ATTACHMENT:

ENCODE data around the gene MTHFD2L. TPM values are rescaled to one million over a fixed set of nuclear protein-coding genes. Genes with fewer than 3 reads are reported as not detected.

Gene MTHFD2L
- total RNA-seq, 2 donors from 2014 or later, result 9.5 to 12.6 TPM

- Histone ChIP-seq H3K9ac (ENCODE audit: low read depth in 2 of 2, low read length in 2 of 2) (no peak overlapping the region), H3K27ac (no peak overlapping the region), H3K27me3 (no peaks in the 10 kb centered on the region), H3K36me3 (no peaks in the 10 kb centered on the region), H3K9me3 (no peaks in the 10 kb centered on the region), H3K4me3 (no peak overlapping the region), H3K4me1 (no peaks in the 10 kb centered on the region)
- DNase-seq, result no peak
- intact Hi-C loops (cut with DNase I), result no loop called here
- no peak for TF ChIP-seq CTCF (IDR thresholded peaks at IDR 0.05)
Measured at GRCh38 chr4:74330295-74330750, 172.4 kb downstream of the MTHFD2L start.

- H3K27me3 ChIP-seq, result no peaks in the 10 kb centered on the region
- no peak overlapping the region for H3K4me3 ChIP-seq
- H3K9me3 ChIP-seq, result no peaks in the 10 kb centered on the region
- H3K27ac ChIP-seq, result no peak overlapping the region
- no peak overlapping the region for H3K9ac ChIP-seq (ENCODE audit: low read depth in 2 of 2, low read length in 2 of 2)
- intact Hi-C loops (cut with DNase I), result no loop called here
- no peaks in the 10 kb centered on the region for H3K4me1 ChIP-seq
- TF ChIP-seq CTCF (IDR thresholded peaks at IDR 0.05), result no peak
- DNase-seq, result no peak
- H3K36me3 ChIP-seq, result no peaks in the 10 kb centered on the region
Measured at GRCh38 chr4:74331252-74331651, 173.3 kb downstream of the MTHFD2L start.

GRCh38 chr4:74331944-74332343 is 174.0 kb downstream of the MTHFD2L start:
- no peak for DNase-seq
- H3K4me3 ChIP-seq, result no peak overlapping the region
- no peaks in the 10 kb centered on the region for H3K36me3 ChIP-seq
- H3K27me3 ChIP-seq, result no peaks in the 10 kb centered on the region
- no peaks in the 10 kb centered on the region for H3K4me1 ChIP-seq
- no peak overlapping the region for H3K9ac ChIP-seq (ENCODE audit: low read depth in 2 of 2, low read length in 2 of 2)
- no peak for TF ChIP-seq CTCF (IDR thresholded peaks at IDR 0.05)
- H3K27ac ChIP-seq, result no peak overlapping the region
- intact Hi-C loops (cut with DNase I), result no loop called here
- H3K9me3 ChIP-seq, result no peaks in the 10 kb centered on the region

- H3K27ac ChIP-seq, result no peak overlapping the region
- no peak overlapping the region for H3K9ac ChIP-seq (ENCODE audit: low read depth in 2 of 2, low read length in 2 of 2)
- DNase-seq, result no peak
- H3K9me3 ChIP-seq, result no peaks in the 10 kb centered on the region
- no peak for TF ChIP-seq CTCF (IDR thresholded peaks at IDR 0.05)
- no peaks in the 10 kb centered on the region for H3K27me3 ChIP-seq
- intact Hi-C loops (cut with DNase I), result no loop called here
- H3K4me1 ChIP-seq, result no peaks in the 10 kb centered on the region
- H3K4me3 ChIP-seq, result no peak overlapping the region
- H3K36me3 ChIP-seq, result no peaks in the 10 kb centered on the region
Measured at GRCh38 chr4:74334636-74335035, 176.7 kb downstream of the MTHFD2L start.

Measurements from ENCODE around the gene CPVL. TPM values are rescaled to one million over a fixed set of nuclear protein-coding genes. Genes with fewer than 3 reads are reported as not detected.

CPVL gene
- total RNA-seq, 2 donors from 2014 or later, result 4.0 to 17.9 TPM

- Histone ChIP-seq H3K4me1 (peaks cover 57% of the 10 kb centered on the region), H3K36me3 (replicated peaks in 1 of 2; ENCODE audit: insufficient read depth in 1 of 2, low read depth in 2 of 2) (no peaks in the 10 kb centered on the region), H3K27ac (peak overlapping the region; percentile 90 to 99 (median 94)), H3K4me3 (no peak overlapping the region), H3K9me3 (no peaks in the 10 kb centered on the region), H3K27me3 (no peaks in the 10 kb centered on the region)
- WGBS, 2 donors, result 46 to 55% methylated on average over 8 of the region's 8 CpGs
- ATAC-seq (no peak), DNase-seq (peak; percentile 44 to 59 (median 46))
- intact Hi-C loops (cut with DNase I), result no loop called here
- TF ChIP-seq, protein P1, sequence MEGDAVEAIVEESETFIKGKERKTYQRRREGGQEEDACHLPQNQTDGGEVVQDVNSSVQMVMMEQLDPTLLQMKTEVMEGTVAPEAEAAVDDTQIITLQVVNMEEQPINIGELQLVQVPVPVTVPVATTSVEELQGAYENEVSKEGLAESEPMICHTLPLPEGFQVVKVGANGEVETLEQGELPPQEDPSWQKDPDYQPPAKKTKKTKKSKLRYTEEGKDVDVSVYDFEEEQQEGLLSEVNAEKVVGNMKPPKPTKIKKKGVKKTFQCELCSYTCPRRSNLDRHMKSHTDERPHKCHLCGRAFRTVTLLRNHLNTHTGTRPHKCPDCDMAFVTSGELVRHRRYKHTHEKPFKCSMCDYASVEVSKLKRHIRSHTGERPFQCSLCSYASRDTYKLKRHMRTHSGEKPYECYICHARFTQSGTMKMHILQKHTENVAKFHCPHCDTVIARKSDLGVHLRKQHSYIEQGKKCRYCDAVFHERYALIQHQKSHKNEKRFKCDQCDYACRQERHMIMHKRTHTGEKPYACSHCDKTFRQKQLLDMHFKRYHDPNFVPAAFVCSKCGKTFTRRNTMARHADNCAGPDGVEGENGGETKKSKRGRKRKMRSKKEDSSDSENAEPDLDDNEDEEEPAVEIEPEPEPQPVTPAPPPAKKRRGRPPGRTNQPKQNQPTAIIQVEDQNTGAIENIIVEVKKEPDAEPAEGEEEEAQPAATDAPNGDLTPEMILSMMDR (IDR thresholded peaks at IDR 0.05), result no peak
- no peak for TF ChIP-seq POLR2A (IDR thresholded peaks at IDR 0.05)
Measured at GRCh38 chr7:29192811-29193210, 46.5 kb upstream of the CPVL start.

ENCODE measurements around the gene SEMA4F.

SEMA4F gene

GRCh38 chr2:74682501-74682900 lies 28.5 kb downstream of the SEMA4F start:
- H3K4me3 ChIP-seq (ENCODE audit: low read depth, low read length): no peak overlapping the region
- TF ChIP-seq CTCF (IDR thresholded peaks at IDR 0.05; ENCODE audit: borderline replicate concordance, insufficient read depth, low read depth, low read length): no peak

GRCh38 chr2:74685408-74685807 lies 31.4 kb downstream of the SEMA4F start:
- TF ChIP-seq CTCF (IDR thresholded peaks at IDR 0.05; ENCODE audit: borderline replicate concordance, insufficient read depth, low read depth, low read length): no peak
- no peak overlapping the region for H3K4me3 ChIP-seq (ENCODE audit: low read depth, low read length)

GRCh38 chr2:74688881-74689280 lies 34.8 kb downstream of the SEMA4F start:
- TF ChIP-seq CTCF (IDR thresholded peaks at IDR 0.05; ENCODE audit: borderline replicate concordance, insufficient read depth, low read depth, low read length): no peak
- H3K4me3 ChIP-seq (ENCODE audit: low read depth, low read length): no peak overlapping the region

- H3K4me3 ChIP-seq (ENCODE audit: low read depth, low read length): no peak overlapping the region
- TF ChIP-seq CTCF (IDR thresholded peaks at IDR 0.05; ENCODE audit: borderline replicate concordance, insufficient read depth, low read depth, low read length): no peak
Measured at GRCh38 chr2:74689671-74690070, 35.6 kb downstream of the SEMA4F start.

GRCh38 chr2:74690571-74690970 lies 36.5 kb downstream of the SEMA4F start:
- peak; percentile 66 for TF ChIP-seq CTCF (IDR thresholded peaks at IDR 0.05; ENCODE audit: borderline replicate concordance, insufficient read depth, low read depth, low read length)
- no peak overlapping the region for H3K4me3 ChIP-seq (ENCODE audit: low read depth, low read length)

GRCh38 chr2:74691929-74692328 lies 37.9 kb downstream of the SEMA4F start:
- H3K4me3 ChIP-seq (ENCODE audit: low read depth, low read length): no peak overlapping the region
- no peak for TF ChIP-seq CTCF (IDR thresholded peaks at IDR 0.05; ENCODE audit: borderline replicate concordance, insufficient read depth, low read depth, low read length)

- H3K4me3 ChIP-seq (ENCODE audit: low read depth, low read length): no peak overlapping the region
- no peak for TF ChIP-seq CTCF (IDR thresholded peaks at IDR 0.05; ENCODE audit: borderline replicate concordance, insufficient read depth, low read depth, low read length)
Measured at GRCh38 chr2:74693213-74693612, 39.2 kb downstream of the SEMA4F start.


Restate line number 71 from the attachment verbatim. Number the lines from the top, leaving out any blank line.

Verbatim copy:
- no peak for TF ChIP-seq CTCF (IDR thresholded peaks at IDR 0.05; ENCODE audit: borderline replicate concordance, insufficient read depth, low read depth, low read length)